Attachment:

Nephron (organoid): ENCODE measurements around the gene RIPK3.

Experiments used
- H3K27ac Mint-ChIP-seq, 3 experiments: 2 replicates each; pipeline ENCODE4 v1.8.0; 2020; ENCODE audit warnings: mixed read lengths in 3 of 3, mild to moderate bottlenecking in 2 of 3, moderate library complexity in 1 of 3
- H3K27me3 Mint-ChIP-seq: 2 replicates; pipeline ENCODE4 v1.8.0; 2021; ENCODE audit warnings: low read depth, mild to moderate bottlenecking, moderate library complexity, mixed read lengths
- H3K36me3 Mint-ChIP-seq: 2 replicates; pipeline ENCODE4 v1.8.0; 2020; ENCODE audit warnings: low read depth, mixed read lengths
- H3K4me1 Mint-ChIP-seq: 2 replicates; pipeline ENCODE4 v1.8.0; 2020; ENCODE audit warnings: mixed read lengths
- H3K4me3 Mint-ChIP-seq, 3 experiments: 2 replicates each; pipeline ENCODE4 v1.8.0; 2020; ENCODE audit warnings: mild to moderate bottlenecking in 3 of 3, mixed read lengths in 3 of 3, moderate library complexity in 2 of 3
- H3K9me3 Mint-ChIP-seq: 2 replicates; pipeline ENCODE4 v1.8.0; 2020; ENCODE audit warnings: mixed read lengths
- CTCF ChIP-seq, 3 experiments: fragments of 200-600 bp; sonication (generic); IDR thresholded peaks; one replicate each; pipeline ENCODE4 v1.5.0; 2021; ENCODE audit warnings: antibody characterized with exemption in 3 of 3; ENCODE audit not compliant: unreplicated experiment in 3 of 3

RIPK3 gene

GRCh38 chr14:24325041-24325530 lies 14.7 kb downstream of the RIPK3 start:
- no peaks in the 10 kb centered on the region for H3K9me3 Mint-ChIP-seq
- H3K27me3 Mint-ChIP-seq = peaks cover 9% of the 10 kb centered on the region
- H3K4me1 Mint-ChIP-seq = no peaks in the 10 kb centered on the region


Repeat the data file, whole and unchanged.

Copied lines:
Nephron (organoid): ENCODE measurements around the gene RIPK3.

Experiments used
- H3K27ac Mint-ChIP-seq, 3 experiments: 2 replicates each; pipeline ENCODE4 v1.8.0; 2020; ENCODE audit warnings: mixed read lengths in 3 of 3, mild to moderate bottlenecking in 2 of 3, moderate library complexity in 1 of 3
- H3K27me3 Mint-ChIP-seq: 2 replicates; pipeline ENCODE4 v1.8.0; 2021; ENCODE audit warnings: low read depth, mild to moderate bottlenecking, moderate library complexity, mixed read lengths
- H3K36me3 Mint-ChIP-seq: 2 replicates; pipeline ENCODE4 v1.8.0; 2020; ENCODE audit warnings: low read depth, mixed read lengths
- H3K4me1 Mint-ChIP-seq: 2 replicates; pipeline ENCODE4 v1.8.0; 2020; ENCODE audit warnings: mixed read lengths
- H3K4me3 Mint-ChIP-seq, 3 experiments: 2 replicates each; pipeline ENCODE4 v1.8.0; 2020; ENCODE audit warnings: mild to moderate bottlenecking in 3 of 3, mixed read lengths in 3 of 3, moderate library complexity in 2 of 3
- H3K9me3 Mint-ChIP-seq: 2 replicates; pipeline ENCODE4 v1.8.0; 2020; ENCODE audit warnings: mixed read lengths
- CTCF ChIP-seq, 3 experiments: fragments of 200-600 bp; sonication (generic); IDR thresholded peaks; one replicate each; pipeline ENCODE4 v1.5.0; 2021; ENCODE audit warnings: antibody characterized with exemption in 3 of 3; ENCODE audit not compliant: unreplicated experiment in 3 of 3

RIPK3 gene

GRCh38 chr14:24325041-24325530 lies 14.7 kb downstream of the RIPK3 start:
- no peaks in the 10 kb centered on the region for H3K9me3 Mint-ChIP-seq
- H3K27me3 Mint-ChIP-seq = peaks cover 9% of the 10 kb centered on the region
- H3K4me1 Mint-ChIP-seq = no peaks in the 10 kb centered on the region